Effect of High and Low Ultrafiltration Volume during Hemodialysis on Relative Blood Volume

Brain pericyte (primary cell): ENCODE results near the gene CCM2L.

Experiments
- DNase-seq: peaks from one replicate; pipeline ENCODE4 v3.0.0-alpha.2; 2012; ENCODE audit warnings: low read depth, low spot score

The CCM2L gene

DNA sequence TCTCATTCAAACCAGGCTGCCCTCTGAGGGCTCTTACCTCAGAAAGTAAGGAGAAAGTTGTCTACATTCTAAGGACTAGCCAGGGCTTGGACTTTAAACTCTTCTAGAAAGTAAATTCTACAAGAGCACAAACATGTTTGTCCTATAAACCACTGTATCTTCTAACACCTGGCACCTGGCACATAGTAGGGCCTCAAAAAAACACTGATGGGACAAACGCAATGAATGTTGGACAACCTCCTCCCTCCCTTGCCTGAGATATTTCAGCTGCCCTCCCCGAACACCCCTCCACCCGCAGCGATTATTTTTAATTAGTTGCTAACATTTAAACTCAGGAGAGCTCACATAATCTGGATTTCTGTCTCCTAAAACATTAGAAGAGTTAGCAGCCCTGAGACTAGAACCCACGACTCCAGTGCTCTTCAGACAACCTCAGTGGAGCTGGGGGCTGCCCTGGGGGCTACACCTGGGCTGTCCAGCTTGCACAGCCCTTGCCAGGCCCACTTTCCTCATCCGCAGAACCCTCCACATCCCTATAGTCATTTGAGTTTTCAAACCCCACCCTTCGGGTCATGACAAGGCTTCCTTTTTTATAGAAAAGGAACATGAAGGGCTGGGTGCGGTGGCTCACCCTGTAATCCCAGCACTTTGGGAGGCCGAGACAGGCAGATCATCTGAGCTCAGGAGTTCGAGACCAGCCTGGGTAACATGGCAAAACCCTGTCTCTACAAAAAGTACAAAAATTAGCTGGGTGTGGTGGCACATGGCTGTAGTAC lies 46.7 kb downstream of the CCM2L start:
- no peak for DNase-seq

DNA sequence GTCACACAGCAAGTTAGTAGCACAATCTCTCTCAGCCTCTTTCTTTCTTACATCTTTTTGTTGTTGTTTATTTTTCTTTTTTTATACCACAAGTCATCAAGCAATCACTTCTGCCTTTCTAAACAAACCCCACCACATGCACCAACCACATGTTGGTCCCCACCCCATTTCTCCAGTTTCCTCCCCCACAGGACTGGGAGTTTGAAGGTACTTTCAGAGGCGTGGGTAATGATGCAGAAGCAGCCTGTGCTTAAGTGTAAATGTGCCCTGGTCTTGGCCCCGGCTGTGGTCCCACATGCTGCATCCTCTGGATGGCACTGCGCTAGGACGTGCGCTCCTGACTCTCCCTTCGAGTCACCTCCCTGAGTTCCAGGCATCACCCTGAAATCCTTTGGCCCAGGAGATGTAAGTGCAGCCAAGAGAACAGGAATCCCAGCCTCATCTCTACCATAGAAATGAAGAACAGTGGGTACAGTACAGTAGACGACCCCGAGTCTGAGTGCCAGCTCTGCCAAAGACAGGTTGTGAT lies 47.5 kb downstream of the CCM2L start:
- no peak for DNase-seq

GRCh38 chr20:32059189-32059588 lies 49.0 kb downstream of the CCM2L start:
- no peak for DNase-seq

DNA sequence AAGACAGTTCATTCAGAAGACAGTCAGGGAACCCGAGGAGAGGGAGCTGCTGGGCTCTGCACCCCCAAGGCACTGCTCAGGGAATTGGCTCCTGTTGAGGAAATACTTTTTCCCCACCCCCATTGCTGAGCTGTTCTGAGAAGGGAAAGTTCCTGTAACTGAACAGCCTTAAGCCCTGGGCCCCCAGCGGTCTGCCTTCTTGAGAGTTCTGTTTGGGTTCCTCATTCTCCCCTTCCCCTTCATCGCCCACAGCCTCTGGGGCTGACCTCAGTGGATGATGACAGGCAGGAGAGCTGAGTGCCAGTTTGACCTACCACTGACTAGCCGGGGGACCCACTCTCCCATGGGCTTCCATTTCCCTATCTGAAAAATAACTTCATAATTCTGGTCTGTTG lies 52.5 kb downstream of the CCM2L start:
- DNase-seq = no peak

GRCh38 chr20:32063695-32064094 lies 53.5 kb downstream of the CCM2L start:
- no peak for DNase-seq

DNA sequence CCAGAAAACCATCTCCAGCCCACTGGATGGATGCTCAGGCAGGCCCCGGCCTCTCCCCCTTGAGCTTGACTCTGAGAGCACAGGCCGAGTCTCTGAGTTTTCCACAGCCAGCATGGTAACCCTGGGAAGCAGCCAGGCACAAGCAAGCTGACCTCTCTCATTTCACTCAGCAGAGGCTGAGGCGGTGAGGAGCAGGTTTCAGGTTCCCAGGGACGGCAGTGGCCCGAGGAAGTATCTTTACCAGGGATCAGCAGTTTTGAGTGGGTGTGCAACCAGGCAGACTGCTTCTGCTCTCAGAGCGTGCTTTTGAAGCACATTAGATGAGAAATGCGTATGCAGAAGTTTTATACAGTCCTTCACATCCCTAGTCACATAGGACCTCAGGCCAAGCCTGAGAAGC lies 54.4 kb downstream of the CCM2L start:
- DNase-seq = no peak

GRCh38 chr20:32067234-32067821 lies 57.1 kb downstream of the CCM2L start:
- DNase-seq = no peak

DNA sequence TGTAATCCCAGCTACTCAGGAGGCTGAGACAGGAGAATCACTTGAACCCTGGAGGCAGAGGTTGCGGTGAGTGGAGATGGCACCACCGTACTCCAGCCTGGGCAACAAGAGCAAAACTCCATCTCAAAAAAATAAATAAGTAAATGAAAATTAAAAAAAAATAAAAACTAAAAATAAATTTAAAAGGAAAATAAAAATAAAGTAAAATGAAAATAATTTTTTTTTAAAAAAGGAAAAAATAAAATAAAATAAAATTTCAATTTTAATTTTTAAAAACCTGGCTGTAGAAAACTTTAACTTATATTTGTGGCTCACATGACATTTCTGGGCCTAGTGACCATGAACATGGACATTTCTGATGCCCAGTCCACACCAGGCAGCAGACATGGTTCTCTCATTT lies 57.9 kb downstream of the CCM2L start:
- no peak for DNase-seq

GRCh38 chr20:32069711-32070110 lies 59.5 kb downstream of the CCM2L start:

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Achieving an optimal posthemodialysis hydration status may be difficult because objective criteria for dry weight are lacking. Both relative blood volume changes (ΔRBV) at the end of hemodialysis and ΔRBV normalized for ultrafiltration volume (ΔRBV/UF ratio) have been reported to indicate posthemodialysis volume status. A parameter for volume status should not be influenced by variations in ultrafiltration volume. However, if the volume that has to be ultrafiltrated to reach dry weight varies as a result of variations in prehemodialysis weight, either ΔRBV or the ΔRBV/UF ratio (or both) must change. To elucidate the relation between intradialytic ultrafiltration volume versus ΔRBV and its derivative, the ΔRBV/UF ratio, we studied the effect of a relatively high (mean ± SD, 2.7 ± 0.5 l) and low (1.5 ± 0.3 l) intradialytic ultrafiltration volume on these parameters in eight patients. Posthemodialysis weight was comparable in low and high ultrafiltration volume sessions. The average end-hemodialysis ΔRBV did not differ between high (–6.7 ± 2.5%) and low ultrafiltration volume sessions (–7.3 ± 1.0%; NS), but the intraindividual variation was considerable. The ΔRBV/UF ratio differed markedly (p < 0.001) between high (–2.4 ± 0.8 %/l) and low (–4.9 ± 1.3 %/l) ultrafiltration volume sessions. In conclusion, the considerable random intraindividual variation of ΔRBV and the systematic change of the ΔRBV/UF ratio with variations in intradialytic ultrafiltration volume limit the use of these parameters as an aid to assess hydration status in hemodialysis patients.

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